Although the decision by the Bank of Japan to take interest rates into negative territory was undoubtedly not an easy one to make, the actual results are far from what was intended.
Despite the need to keep the currency weak to stoke inflation, the central bank has been unable to effectively drive the yen higher as evidenced by the recent slide in the EUR/JPY pair. While part of the difficulty can be attributed to the most recent monetary policy adjustment undertaken by the European Central Bank, a multitude of factors continue to add to the yen’s recent strength.
As the global outlook darkens further and central banks in other advanced economies accommodate policy even further to maintain or weaken currency valuations, the Bank of Japan faces a challenging mission in meeting Prime Minister Shinzo Abe’s ambitious objectives.
The foray into negative interest rates has had mixed results on the whole for many advanced economies busy experimenting with different ways to insulate themselves from external developments.
In certain situations measures have been effective to a degree, but the costs might invariably outweigh the potential reward. With respect to the Bank of Japan, officials are abandoning traditional policies limiting direct intervention, opting on more than one occasion recently to sell tremendous amounts of yen to weaken the currency.
In nearly every case, the benefit has been limited, with the half-life of an intervention only lasting a few hours. Another round of stimulus is unlikely to be forthcoming in the coming months following the decision to take rates to -0.10% back in January.
March’s decision to hold fast on policy was viewed as a net-negative, pushing yen appreciation and indicating a serious policy blunder.
Matching the Bank of Japan, the European Central Bank has also begun experimenting with negative rates and expanded asset purchases in an effort to drive inflation higher. However, unlike the broken Japanese transmission mechanism which saw the yen appreciate after recent accommodative actions, the euro seems to be slightly more responsive to the latest round of shifting policies.
After the initial exuberance witnessed in the euro following the most recent ECB decision earlier in the month, the euro is once again on the slide as evidenced by its partial retrace of the move higher on March 10th.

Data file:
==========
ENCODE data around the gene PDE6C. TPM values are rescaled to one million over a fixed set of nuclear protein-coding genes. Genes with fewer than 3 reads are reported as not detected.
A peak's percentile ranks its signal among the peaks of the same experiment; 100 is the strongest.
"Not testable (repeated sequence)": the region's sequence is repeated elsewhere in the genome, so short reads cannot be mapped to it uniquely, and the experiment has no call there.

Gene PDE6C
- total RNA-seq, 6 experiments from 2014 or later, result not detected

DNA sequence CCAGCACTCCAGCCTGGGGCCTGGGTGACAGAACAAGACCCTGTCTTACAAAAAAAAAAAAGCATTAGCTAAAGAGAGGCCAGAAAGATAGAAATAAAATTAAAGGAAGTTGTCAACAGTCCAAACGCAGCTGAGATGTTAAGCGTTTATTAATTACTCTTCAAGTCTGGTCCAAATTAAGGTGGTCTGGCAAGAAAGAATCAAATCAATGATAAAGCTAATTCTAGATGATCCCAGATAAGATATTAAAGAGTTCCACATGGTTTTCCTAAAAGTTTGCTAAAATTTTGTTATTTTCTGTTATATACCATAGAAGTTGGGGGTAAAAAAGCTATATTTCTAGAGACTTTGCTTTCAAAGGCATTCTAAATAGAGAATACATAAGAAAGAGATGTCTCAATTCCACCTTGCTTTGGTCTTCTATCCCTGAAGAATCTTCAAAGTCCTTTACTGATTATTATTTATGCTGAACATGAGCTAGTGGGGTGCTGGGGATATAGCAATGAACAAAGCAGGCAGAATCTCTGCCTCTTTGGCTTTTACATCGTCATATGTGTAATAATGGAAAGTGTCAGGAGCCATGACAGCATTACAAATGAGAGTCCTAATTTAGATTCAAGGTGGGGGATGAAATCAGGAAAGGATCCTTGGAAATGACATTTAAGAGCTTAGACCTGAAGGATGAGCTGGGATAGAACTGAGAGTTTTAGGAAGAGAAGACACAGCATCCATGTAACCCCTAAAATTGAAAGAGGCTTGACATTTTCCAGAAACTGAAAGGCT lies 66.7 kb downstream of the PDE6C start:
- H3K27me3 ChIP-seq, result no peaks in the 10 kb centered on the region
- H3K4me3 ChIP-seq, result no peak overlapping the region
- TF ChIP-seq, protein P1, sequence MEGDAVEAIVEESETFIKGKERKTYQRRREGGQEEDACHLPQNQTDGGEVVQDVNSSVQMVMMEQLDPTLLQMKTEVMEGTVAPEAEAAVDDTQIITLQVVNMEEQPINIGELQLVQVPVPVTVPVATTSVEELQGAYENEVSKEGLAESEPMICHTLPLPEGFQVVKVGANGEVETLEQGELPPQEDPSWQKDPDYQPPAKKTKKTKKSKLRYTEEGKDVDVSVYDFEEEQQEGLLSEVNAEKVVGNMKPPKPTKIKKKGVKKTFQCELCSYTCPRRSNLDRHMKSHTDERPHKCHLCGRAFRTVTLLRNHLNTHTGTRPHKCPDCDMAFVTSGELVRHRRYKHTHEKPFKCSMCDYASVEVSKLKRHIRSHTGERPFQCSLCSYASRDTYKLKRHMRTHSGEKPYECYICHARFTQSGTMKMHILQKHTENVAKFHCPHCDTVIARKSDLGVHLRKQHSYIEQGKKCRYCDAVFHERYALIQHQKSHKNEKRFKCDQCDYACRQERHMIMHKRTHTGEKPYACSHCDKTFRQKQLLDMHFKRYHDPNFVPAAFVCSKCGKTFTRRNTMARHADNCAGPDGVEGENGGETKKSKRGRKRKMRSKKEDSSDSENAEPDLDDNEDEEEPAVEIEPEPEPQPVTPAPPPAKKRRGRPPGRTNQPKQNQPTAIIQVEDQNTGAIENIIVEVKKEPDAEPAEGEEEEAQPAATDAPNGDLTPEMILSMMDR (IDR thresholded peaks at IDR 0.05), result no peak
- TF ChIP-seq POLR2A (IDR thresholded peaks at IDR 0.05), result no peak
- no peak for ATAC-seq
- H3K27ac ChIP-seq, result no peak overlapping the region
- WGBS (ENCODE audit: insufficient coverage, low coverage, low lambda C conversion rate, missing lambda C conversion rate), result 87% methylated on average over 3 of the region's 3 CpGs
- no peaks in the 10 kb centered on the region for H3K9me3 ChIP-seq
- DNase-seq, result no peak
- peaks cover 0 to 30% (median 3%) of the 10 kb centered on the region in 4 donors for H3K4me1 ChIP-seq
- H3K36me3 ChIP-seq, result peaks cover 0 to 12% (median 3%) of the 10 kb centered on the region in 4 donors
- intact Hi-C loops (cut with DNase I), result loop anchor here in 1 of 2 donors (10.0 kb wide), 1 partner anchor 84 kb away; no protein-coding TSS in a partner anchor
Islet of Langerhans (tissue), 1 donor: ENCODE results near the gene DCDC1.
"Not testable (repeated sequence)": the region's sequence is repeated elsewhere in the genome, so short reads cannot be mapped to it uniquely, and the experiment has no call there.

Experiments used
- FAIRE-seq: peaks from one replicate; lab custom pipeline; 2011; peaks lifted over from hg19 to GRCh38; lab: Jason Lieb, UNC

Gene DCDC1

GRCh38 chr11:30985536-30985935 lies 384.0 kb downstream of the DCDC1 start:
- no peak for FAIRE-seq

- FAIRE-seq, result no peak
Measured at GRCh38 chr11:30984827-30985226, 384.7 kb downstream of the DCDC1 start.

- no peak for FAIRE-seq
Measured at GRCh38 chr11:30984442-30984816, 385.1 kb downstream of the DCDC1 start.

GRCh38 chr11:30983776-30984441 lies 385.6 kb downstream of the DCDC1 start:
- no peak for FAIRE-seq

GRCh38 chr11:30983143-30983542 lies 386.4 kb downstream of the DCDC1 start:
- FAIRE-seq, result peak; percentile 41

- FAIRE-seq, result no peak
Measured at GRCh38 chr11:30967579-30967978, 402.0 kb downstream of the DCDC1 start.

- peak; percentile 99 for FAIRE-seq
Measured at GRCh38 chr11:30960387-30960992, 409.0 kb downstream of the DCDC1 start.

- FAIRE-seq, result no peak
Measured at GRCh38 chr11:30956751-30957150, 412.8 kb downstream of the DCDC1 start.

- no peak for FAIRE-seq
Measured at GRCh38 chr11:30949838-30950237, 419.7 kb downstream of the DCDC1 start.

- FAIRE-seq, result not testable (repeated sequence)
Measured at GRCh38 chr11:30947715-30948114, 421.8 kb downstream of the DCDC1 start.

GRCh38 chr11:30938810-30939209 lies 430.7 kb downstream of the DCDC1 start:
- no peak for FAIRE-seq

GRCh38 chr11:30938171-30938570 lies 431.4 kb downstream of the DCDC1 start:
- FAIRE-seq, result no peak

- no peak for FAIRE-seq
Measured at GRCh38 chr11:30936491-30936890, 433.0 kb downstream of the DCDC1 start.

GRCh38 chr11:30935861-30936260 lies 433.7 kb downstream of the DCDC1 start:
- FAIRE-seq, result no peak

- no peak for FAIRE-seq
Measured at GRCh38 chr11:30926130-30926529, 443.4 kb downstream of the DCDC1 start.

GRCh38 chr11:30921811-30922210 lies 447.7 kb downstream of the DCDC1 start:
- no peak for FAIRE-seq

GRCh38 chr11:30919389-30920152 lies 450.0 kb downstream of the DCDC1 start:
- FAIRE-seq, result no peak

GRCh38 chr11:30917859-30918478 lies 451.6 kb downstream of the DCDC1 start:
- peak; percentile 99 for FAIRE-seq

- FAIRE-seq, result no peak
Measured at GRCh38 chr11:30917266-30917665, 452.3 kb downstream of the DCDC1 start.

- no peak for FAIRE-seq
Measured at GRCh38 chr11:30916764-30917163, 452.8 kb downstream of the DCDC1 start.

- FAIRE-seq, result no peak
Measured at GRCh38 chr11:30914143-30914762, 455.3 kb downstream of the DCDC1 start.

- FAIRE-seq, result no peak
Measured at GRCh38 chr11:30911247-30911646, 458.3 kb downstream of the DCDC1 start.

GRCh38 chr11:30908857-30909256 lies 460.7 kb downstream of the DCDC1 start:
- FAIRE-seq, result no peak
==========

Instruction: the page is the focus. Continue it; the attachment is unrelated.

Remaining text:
Unlike the Japanese who are increasingly running out of options to alleviate conditions, the Europeans still have more maneuverability and firepower to fight deflation.
In the meantime, the expanded asset purchases should put additional pressure on the euro as the money supply is expanded to help restart stalled lending conditions across the eurozone.
From a technical perspective, ongoing bearish momentum remains largely intact and shows few signs of reversing. On a longer-term basis, the downward trending equidistant channel formation has a predominantly downside bias that has been unbroken for nearly 9-straight months, highlighting the strength of the pattern.
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Although currently trading in the middle of the channel and not necessarily an ideal entry point, patient traders would be wise to wait until the pair rebounds a little further towards the upper channel line before taking positions predicting additional downside in EUR/JPY.
With the 50-day and 200-day moving averages both trending lower above the EUR/JPY price action, both indicators are acting as resistance against any sustained correction and reversal higher. Ideally, positions would be wisely initiated near 128.000 with 120.00 as the target.
On a more short-term basis, the emerging descending triangle pattern is complementing the longer-term bearish bias in the EUR/JPY pair. The triangle formation which is formed by the EUR/JPY price consolidation between the near-term downtrend line and horizontal support at 125.05 is traditionally a formation that is accompanied by downside.
Trading the consolidation between the trendline and support is unwise owing to the narrowing reward conditions and greater, whereas awaiting a breakout provides much more reward potential.
Although there was a break below support back on the 22nd, the lack of a candlestick close below the level indicates a false breakout or fake out move.
Ideally, once a candlestick closes below the level, the breakout is confirmed with price-momentum lower accompanied by higher than typical trading volumes. Ideally, positioned will be initiated at or below the support level to exploit the breakout potential.
With the combination of accommodative policy and technical indicators setting the stage for the further downside in the EUR/JPY pair, the only real threat to a prolonged period of losses in the pair is fundamental data that shifts perception on the future of monetary policy.
Should the Bank of Japan determine that more stimulus is required to ensure a successful weakening of the yen, it could derail recent EUR/JPY momentum lower.
Conversely, should the eurozone show stronger signs of growth, healthier inflation, and better lending fundamentals, it could see recent policies reversed and abandoned.
However, based on the current fundamental backdrop, only these two unlikely scenarios could provide the grounds for a longer-term reversal in EUR/JPY momentum.
With technical indicators heavily bearish on the outlook and global economic conditions still worsening, the ongoing EUR/JPY trend is likely to stay intact over the medium-term.